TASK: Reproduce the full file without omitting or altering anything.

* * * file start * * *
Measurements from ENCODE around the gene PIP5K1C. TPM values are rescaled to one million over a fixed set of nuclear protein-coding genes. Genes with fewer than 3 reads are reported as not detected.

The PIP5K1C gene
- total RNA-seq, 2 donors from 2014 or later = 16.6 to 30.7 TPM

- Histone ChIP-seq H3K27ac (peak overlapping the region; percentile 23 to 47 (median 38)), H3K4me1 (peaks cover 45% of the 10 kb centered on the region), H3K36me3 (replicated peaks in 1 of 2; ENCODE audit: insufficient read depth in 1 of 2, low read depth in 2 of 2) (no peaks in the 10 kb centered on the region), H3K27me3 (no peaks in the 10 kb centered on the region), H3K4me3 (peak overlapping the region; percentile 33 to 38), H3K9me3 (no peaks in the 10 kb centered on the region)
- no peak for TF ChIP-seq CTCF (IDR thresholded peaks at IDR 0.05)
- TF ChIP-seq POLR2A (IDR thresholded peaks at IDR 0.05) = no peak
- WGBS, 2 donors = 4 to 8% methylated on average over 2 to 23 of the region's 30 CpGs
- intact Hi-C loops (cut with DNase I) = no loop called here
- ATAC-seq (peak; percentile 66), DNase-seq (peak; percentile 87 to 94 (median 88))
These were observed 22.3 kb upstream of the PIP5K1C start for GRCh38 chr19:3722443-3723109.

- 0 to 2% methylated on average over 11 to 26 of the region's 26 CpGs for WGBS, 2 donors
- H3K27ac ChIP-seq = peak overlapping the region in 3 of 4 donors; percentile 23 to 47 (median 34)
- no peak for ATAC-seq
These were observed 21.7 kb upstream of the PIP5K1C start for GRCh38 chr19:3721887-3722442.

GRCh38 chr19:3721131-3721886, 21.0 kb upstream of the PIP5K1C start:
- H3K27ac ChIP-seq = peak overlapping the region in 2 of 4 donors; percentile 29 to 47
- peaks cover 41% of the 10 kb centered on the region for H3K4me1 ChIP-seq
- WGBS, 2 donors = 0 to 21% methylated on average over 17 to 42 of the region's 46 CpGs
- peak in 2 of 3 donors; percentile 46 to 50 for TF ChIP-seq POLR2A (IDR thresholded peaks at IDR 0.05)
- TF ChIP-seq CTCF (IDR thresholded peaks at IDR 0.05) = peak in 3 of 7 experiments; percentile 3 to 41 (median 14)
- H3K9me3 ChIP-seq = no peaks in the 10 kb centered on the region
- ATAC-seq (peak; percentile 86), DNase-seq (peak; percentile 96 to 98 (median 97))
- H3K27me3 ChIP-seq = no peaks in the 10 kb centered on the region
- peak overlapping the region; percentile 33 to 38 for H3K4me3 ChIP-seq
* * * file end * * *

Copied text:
Measurements from ENCODE around the gene PIP5K1C. TPM values are rescaled to one million over a fixed set of nuclear protein-coding genes. Genes with fewer than 3 reads are reported as not detected.

The PIP5K1C gene
- total RNA-seq, 2 donors from 2014 or later = 16.6 to 30.7 TPM

- Histone ChIP-seq H3K27ac (peak overlapping the region; percentile 23 to 47 (median 38)), H3K4me1 (peaks cover 45% of the 10 kb centered on the region), H3K36me3 (replicated peaks in 1 of 2; ENCODE audit: insufficient read depth in 1 of 2, low read depth in 2 of 2) (no peaks in the 10 kb centered on the region), H3K27me3 (no peaks in the 10 kb centered on the region), H3K4me3 (peak overlapping the region; percentile 33 to 38), H3K9me3 (no peaks in the 10 kb centered on the region)
- no peak for TF ChIP-seq CTCF (IDR thresholded peaks at IDR 0.05)
- TF ChIP-seq POLR2A (IDR thresholded peaks at IDR 0.05) = no peak
- WGBS, 2 donors = 4 to 8% methylated on average over 2 to 23 of the region's 30 CpGs
- intact Hi-C loops (cut with DNase I) = no loop called here
- ATAC-seq (peak; percentile 66), DNase-seq (peak; percentile 87 to 94 (median 88))
These were observed 22.3 kb upstream of the PIP5K1C start for GRCh38 chr19:3722443-3723109.

- 0 to 2% methylated on average over 11 to 26 of the region's 26 CpGs for WGBS, 2 donors
- H3K27ac ChIP-seq = peak overlapping the region in 3 of 4 donors; percentile 23 to 47 (median 34)
- no peak for ATAC-seq
These were observed 21.7 kb upstream of the PIP5K1C start for GRCh38 chr19:3721887-3722442.

GRCh38 chr19:3721131-3721886, 21.0 kb upstream of the PIP5K1C start:
- H3K27ac ChIP-seq = peak overlapping the region in 2 of 4 donors; percentile 29 to 47
- peaks cover 41% of the 10 kb centered on the region for H3K4me1 ChIP-seq
- WGBS, 2 donors = 0 to 21% methylated on average over 17 to 42 of the region's 46 CpGs
- peak in 2 of 3 donors; percentile 46 to 50 for TF ChIP-seq POLR2A (IDR thresholded peaks at IDR 0.05)
- TF ChIP-seq CTCF (IDR thresholded peaks at IDR 0.05) = peak in 3 of 7 experiments; percentile 3 to 41 (median 14)
- H3K9me3 ChIP-seq = no peaks in the 10 kb centered on the region
- ATAC-seq (peak; percentile 86), DNase-seq (peak; percentile 96 to 98 (median 97))
- H3K27me3 ChIP-seq = no peaks in the 10 kb centered on the region
- peak overlapping the region; percentile 33 to 38 for H3K4me3 ChIP-seq